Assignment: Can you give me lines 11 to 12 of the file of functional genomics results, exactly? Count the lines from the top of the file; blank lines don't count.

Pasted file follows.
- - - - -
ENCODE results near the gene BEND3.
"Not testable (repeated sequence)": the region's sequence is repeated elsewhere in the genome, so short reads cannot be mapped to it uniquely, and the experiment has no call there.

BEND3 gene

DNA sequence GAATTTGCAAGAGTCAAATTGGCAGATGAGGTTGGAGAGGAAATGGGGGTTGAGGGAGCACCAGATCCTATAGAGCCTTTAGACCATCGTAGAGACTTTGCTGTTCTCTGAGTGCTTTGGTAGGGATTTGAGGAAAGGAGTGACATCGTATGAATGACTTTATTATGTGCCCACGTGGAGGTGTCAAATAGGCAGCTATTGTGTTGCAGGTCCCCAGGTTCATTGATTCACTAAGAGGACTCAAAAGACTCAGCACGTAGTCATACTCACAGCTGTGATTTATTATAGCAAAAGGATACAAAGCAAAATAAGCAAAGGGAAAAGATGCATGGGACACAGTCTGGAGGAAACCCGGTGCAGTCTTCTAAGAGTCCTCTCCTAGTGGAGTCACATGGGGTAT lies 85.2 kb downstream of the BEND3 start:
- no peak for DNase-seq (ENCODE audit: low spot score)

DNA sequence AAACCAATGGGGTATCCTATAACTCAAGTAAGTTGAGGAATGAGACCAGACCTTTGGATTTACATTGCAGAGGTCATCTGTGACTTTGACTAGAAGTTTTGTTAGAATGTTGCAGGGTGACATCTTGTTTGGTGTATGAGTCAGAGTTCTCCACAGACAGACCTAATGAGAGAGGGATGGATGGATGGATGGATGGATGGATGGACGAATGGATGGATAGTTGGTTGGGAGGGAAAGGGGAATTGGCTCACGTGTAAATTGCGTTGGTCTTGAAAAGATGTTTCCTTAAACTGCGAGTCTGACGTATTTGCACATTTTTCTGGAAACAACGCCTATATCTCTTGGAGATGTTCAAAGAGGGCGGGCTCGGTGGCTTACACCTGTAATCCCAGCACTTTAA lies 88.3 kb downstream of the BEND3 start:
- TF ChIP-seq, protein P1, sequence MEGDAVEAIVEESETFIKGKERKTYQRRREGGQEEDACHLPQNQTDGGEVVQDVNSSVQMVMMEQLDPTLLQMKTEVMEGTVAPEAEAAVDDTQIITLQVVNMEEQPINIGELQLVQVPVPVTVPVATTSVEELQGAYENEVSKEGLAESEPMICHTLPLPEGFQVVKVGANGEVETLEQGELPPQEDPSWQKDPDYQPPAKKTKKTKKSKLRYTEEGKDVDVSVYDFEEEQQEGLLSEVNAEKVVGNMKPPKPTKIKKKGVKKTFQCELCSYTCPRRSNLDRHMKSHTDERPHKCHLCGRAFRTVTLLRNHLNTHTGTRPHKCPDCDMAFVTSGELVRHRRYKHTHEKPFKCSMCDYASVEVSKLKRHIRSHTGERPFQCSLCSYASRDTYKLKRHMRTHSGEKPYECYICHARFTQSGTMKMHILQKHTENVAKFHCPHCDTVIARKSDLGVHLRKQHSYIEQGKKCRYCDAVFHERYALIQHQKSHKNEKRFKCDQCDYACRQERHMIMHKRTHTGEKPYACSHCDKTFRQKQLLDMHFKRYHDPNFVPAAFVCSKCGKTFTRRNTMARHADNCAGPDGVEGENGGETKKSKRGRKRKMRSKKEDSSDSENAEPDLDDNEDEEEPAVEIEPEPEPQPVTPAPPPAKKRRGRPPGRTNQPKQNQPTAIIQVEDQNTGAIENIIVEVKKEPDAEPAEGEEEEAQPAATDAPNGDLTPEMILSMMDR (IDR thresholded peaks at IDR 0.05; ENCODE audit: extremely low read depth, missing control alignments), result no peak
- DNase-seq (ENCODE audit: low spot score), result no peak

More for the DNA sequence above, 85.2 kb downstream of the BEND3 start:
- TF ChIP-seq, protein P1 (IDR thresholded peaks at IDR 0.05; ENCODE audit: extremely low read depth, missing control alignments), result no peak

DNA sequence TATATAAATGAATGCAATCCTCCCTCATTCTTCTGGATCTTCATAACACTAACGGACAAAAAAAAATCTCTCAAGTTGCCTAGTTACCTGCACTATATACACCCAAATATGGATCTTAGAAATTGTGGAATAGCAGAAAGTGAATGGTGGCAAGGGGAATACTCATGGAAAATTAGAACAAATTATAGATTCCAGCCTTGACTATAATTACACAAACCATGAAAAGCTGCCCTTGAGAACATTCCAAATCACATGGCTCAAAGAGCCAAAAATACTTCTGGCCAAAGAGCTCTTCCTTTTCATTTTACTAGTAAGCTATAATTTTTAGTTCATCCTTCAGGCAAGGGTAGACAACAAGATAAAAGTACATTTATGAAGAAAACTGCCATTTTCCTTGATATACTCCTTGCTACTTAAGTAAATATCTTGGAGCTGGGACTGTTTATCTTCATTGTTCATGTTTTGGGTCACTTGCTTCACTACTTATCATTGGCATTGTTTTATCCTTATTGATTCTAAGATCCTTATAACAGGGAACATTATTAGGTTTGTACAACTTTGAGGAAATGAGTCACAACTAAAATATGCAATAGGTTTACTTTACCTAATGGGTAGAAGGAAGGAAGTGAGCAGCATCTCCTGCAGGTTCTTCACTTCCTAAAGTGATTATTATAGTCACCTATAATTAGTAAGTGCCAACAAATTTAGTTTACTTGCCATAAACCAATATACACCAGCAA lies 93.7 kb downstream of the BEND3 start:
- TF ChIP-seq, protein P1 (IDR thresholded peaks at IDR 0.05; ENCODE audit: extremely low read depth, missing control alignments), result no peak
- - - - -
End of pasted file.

DNA sequence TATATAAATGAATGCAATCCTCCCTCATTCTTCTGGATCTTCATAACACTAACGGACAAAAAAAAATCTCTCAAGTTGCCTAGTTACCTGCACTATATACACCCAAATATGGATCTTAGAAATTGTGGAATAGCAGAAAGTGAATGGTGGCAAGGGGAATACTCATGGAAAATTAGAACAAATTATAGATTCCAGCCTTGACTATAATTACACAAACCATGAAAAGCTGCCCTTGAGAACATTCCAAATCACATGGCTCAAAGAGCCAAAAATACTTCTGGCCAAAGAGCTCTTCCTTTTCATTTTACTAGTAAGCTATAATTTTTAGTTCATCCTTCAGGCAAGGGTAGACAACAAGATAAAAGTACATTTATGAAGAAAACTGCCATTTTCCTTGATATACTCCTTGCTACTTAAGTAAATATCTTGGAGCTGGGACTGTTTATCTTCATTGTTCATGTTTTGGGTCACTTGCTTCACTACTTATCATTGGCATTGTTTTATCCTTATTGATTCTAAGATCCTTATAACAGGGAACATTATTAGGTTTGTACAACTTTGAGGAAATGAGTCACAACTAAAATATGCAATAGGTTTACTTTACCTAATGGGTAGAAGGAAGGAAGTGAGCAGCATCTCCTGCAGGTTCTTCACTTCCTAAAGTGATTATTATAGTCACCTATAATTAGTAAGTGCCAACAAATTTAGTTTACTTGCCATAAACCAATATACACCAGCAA lies 93.7 kb downstream of the BEND3 start:
- TF ChIP-seq, protein P1 (IDR thresholded peaks at IDR 0.05; ENCODE audit: extremely low read depth, missing control alignments), result no peak